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Matrons plan 'will not cut admissions'

Choose and Book will be compulsory for GPs wishing to take up practice-based commissioning from April

GPs who take up practice-based commissioning in April will be forced to take on Choose and Book as well.

Final guidance from the Department of Health ­ due out last Friday but delayed by internal wrangling ­ is expected to confirm the requirement.

Ministers have insisted on the link between the two policies in a desperate attempt to railroad GPs into implementing the controversial Choose and Book scheme.

But GPs said the move was 'ham-fisted' and would divert people away from practice-based commissioning.

The intention to link Choose and Book to practice-based commissioning was signalled by health minister John Hutton in a speech in December. He said it was 'fair and reasonable' for PCTs to insist that patients should be able to take advantage of electronic booking systems that connected GP surgeries to hospital admission systems.

Earlier practice-based commissioning guidance also said PCTs would be responsible

for ensuring patients were able to exercise choice. The final technical guidance is expected to make the link compulsory.

GPs who support practice-based commissioning said it would be a mistake to force practices to take on Choose and Book.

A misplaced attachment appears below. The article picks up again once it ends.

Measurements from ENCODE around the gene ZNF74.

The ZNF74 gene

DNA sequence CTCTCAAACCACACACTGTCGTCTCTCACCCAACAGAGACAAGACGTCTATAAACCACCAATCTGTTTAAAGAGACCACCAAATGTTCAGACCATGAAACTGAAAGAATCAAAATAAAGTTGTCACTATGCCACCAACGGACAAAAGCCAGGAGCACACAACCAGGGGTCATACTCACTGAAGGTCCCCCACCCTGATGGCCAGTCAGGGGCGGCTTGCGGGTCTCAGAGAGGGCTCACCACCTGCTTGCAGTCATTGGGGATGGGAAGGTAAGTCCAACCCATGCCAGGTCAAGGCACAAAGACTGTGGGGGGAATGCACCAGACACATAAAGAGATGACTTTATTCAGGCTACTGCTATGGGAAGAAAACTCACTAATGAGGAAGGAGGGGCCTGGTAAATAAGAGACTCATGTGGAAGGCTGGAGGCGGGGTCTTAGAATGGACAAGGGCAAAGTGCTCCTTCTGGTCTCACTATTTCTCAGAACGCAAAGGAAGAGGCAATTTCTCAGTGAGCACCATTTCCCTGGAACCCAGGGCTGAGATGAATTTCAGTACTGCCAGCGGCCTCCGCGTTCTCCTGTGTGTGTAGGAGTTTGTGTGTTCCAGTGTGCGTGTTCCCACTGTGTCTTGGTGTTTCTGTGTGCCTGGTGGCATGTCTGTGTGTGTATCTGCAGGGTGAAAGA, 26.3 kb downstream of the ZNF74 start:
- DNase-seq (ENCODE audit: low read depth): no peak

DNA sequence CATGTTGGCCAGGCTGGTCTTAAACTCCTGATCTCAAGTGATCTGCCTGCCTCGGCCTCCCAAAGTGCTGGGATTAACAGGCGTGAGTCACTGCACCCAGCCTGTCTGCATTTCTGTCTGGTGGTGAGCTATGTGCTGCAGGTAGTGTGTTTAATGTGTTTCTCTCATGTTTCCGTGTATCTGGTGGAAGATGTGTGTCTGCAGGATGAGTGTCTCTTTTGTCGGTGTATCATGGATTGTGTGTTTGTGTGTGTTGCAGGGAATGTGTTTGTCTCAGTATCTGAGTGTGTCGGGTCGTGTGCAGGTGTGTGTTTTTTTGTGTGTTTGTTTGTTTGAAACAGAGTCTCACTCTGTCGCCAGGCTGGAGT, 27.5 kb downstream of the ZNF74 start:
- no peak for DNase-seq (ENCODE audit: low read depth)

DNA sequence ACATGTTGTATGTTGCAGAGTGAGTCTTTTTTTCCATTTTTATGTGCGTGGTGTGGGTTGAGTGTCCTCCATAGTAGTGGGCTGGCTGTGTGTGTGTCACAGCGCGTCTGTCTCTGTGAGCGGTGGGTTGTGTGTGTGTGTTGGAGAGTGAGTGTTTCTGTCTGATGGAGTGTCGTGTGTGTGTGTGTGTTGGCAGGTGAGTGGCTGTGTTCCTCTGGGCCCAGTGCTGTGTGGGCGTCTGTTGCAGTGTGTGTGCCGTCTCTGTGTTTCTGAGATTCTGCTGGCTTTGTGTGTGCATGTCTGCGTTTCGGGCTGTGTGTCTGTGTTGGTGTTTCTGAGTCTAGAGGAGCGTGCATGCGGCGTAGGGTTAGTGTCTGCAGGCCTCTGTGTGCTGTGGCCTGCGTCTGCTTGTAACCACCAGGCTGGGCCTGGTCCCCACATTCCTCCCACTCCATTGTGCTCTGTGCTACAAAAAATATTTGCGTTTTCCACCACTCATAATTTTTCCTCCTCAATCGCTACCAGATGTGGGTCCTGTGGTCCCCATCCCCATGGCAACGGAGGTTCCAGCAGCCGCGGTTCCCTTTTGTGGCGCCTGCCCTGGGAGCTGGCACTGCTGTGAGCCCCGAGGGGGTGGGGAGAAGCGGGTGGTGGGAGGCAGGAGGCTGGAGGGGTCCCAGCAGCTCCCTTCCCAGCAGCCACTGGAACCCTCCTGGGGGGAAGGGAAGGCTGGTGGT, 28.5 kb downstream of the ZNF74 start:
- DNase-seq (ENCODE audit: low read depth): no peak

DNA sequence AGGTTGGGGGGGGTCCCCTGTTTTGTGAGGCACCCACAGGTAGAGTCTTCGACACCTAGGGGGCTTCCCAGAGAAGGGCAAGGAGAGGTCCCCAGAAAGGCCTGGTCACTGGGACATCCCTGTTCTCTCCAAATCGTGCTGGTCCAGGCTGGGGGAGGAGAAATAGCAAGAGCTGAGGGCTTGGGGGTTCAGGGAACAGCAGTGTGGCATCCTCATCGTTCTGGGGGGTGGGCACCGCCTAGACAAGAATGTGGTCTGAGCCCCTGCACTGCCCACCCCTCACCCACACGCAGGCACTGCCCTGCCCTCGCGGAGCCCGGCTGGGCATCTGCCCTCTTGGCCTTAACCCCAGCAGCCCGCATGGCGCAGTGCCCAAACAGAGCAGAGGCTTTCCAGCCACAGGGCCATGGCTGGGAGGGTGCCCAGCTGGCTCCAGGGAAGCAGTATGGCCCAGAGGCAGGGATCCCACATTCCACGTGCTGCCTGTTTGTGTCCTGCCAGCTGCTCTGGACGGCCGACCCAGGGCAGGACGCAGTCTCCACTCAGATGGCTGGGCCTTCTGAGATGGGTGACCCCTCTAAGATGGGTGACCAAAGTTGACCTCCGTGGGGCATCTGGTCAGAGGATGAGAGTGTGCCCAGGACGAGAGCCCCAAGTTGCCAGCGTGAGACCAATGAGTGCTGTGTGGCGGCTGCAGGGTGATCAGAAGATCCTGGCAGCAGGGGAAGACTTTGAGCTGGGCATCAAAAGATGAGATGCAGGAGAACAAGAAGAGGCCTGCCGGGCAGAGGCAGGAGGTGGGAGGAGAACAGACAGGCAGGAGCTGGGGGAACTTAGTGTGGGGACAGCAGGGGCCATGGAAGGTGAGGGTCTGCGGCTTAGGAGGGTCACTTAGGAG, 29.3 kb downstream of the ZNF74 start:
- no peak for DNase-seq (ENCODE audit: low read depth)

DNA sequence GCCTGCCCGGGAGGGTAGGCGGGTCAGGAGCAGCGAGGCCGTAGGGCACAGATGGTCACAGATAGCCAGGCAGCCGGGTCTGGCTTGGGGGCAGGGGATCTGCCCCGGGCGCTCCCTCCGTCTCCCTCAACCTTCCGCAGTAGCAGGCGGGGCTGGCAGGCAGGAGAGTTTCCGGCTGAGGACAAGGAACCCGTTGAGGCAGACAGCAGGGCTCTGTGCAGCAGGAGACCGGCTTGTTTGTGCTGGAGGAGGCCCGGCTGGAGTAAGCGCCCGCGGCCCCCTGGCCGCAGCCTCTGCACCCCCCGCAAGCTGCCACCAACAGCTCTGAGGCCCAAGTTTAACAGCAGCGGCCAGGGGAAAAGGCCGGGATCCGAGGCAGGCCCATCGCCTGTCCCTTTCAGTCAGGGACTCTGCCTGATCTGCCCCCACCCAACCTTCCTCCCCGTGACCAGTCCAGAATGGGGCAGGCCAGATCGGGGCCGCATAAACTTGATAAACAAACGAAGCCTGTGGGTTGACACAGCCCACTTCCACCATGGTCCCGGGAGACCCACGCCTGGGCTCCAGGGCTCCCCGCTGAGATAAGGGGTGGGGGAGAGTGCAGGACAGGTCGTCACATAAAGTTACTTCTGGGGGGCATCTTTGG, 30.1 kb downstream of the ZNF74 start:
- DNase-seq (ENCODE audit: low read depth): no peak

Dr James Kingsland, chair of the National Association of Primary Care, said practice-based commissioning could be a catalyst for Choose and Book but it 'would be wrong' to enforce a link.

He said: 'I hope and expect them not to be totally dependent on each other.'

Dr Mike Dixon, NHS Alliance chair and a GP in Cullompton, Devon, added: 'It might mean that some people don't do practice-based commissioning because they feel there are too many strings.'

GPC chair Dr Hamish Meldrum said it would be 'short-sighted' of the Government to put the two issues together.

He said: 'GPs will see it as a ham-fisted attempt to encourage them to go for Choose and Book, without addressing the real concerns of the profession.'

Internal disputes over the level of risk carried by practices and PCTs if spending on commissioning goes up is believed to have delayed the release of the technical guidance.

By Rob Finch

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